Chaldean patriarchate against Christian enclave in Nineveh Plain proposed by Syriac bishops
A Syriac Catholic and two Syriac Orthodox prelates demand again a protected area for Christians in northern Iraq, with administrative autonomy and international protection. This position does not represent the view of Patriarch Sako. Chaldeans and the Iraqi Church call for upholding Iraq’s territorial unity against the ghetto trap.
Baghdad (AsiaNews) – The Chaldean Church has taken a clear stand without any room for misunderstanding against a proposal made by three Syriac (Catholic and Orthodox) prelates in Mosul and the Nineveh Plain to set up an area for Iraq’s Christian minority to protect itself from attacks and violence.
For Chaldean leaders, such an idea does not represent the views of the Chaldean Patriarchate and the Iraqi Church, which stand strongly behind the country’s unity and territorial integrity against the notion of a Christian enclave in northern Iraq, as the patriarch himself had told AsiaNews not long ago.
In a statement, Mgr Shlemon Warduni, auxiliary bishop of the Patriarchate of Babylon of the Chaldean Catholic Church, points out that the recent statements "do not represent our vision" and "do not reflect our position". Chaldeans, the prelate added, "are committed" to supporting the country’s unity as reiterated recently by Mar Sako "on the official patriarchal website".
A few days ago, three bishops in northern Iraq – a Syriac Catholic and two Syriac Orthodox – issued a statement calling for the creation of a protected area for Christians on the Nineveh plain. Such area should be placed under international protection, under the aegis of the United Nations, to provide security for Iraq’s Christian minority from religious persecution and violence.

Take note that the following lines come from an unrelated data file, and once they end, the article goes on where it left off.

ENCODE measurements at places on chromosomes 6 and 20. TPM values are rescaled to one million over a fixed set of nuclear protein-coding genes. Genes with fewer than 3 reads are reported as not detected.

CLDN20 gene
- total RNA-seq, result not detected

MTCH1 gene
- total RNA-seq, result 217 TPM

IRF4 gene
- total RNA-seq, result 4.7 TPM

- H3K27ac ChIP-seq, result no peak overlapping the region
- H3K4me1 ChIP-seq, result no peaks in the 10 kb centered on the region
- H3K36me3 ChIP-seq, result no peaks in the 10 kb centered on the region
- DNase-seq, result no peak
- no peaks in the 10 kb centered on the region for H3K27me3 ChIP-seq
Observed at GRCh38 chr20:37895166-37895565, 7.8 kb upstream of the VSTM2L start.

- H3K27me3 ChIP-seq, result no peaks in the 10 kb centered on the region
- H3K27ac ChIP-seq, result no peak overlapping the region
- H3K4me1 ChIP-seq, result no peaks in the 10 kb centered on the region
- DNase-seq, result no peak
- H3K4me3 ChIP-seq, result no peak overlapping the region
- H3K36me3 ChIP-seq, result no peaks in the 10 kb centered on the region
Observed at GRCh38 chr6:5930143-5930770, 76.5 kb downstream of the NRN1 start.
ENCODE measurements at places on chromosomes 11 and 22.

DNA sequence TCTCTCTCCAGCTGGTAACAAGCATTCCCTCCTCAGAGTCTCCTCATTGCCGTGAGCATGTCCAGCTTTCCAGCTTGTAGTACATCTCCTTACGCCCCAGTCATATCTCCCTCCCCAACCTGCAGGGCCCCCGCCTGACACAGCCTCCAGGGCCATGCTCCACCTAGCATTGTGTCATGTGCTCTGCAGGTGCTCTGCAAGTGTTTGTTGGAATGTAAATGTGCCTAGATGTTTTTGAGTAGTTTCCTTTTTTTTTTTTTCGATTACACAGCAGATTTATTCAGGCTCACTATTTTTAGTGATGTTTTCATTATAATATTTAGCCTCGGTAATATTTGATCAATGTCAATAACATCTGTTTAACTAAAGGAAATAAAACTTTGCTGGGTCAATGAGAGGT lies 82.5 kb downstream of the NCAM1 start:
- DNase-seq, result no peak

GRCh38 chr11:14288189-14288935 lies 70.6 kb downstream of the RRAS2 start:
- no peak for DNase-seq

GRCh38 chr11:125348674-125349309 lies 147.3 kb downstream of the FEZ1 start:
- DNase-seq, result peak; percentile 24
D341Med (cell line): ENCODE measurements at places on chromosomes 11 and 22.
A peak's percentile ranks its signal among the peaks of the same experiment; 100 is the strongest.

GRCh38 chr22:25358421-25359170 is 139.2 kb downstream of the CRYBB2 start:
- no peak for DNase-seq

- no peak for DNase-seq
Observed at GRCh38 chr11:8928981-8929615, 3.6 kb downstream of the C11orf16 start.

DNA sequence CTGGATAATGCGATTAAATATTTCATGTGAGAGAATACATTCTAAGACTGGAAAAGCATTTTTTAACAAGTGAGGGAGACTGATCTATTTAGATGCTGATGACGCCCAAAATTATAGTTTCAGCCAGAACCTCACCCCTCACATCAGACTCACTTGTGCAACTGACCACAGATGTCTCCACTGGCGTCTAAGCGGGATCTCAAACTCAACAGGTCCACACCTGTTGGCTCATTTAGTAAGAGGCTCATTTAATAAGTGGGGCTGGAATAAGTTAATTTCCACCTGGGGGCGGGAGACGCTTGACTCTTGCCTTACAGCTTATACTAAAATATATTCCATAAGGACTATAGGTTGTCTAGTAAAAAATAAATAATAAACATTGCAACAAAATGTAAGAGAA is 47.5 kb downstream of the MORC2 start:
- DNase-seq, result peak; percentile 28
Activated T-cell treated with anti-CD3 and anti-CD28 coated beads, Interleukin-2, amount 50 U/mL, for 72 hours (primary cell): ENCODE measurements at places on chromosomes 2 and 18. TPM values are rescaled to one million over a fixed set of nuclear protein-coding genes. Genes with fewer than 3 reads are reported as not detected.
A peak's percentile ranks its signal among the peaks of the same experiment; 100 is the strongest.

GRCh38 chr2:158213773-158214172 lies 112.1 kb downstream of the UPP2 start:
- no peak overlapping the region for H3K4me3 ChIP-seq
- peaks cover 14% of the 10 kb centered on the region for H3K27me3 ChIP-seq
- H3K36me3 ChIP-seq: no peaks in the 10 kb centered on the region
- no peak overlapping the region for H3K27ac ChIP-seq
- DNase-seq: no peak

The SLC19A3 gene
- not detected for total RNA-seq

The prelates behind the proposal are the Syriac Catholic bishop of Mosul Boutros Moshe, Syriac Orthodox Bishop Mar Nicodemus Daud Matti Sharaf and Mar Timotheos Musa al-Shamany, Syriac Orthodox Archbishop of Bartellah.
For the three prelates, setting up a "protected" area is essential to protect the rights of Christians and avoid a repeat of what happened in the summer of 2014 when the Iraqi government and the Iraqi army allowed the Islamic State (IS) group to seize quickly Mosul and much of Nineveh Plain.
IS chased Christians from their homes and killed those who opposed them. Hundreds of thousands of people abandoned their property to the “Caliphate" forces, finding refuge in Iraqi Kurdistan or salvation abroad. The flight further reduced the Christian presence in Iraq, already halved by the 2003 US invasion.
Nearly three years later, Iraqi and Kurdish forces, supported by US air strikes, appear to be on the eve of regaining control of the area, but the threat of jihadi groups remains.
For the three Syriac bishops The demand to turn the Nineveh Plain into a Christian enclave includes the right to administrative autonomy. However, the Iraqi Church and the Chaldean Patriarchate led by Louis Raphael Sako are decidedly against the proposal.
When he was archbishop of Kirkuk, the patriarch opposed to the "illusion" of a "Christian ghetto". Back in 2007, the Chaldean primate, like the Vatican, described the idea of a Christian enclave as a trap, calling it a risky proposition. For him, Iraq’s problem was fundamentalism, not any clash of civilisations.